Sunday, June 16, 2013

What goes on in a hoverfly's brain when its head rotates?.

Owls are famously capable of swivelling their heads so that they can look directly behind them, but hoverflies have even more flexible necks. This one landed in front of me and began to clean its tongue with one of its feet, then........

..... swivelled its head through 180 degrees to clean the top of its head. That's its tongue pointing upwards.

Consider for a moment what goes on in a hoverfly's brain during this contortion.

Those large compound eyes given it almost 360 degree vision, above, below, to both sides and also, to a considerable extent, behind. So when it rotates its head like this its image of the world must invert in a fraction of a second. Often they'll rotate their heads clockwise through 180 degrees, and then do the same anticlockwise.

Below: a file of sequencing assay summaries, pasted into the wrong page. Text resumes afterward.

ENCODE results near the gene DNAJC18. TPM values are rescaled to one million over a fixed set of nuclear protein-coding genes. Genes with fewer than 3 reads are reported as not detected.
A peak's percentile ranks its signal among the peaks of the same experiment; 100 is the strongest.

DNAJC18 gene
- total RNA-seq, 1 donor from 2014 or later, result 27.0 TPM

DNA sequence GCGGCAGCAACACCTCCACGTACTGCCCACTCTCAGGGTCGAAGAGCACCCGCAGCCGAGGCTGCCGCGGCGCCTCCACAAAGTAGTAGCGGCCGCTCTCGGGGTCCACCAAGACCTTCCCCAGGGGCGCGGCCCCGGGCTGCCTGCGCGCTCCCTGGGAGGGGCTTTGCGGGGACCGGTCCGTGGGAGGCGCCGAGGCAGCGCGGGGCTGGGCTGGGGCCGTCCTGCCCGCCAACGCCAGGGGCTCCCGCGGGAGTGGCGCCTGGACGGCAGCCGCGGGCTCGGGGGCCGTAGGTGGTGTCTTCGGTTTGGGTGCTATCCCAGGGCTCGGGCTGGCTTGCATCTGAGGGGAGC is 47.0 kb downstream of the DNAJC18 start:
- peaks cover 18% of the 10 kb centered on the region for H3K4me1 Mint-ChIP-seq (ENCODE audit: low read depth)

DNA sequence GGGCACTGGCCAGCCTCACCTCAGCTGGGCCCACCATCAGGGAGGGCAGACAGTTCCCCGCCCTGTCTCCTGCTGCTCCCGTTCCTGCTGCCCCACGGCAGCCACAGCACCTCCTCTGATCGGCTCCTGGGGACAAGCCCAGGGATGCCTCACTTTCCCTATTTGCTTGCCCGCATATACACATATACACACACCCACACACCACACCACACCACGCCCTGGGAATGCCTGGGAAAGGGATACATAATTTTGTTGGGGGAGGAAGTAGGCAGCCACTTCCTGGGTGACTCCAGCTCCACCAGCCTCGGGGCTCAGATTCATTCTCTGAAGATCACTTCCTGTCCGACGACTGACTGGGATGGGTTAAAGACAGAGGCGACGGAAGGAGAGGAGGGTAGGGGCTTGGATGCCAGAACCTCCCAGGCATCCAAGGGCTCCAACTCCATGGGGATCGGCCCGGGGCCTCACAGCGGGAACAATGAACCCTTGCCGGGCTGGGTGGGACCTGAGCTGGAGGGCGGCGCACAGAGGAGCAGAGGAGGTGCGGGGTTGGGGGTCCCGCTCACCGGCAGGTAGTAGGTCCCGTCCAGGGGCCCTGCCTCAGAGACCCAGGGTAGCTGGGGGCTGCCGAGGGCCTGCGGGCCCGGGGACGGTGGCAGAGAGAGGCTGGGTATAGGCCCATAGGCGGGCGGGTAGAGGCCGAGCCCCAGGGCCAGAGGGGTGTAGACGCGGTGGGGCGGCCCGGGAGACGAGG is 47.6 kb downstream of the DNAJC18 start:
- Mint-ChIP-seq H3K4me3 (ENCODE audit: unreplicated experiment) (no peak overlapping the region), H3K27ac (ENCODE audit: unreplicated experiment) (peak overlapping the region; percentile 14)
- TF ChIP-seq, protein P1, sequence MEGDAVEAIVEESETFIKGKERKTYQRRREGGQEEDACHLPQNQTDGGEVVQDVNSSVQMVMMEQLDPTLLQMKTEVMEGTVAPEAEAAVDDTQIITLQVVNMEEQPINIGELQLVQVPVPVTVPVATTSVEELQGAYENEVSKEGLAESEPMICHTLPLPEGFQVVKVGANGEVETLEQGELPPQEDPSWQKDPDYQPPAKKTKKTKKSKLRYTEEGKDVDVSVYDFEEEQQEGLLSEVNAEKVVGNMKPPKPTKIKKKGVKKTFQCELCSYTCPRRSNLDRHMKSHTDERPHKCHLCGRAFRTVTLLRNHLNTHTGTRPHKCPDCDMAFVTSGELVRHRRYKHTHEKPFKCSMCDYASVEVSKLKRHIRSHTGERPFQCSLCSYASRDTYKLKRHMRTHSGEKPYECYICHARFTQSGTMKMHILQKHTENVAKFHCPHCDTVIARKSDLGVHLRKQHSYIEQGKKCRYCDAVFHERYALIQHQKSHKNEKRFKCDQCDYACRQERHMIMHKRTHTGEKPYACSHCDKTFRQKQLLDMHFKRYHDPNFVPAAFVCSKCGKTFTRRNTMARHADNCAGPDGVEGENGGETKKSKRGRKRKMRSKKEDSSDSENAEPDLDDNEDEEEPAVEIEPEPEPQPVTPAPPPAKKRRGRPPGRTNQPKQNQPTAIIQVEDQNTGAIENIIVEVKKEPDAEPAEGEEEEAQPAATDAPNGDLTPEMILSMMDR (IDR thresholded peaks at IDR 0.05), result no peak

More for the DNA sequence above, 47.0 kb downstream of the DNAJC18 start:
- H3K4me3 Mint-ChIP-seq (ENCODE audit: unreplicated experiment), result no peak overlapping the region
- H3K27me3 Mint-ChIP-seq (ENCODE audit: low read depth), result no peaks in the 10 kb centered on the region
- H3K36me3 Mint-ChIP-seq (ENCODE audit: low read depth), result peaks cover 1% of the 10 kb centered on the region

I'm struggling to imaging what the sensation must feel like .... maybe something like one of those big dipper rides .....?


  1. Would be even more confusing to us with all those multiple lenses.

  2. Looks like it could be cleaning the ocelli - fast-reacting light sensors (often arranged in a triangle) at the top of the head which are used to detect movement. I wonder who told it they were dirty?

  3. Must all be a bit of a blur, John...

  4. Hi Stuart, I wonder if it's just part of the feeding instinct, combing off attached pollen and then eating it. A lot of hoverflies seem to behave like this ..........